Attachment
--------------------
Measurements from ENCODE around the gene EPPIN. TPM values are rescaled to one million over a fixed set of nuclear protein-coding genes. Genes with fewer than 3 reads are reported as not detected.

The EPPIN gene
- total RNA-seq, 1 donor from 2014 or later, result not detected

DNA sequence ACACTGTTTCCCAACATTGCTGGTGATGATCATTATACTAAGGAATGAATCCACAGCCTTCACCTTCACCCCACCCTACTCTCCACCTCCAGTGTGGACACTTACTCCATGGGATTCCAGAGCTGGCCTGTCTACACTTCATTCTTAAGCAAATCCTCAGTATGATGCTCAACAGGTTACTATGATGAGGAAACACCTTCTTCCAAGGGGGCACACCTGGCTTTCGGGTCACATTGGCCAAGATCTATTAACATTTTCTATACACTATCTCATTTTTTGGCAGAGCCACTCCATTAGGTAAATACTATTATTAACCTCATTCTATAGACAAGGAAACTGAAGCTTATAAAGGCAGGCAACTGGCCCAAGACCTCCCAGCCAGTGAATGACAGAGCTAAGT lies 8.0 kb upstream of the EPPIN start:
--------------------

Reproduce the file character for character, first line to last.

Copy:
Measurements from ENCODE around the gene EPPIN. TPM values are rescaled to one million over a fixed set of nuclear protein-coding genes. Genes with fewer than 3 reads are reported as not detected.

The EPPIN gene
- total RNA-seq, 1 donor from 2014 or later, result not detected

DNA sequence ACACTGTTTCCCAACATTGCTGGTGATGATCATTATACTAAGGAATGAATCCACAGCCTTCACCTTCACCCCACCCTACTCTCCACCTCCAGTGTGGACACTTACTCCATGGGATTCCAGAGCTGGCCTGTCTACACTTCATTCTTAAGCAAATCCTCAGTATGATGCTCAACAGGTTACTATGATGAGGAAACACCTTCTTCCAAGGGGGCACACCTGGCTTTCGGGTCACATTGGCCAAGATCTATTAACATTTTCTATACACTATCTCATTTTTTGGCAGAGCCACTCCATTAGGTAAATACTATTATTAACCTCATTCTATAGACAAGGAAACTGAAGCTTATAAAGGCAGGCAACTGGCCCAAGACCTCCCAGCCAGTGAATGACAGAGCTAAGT lies 8.0 kb upstream of the EPPIN start: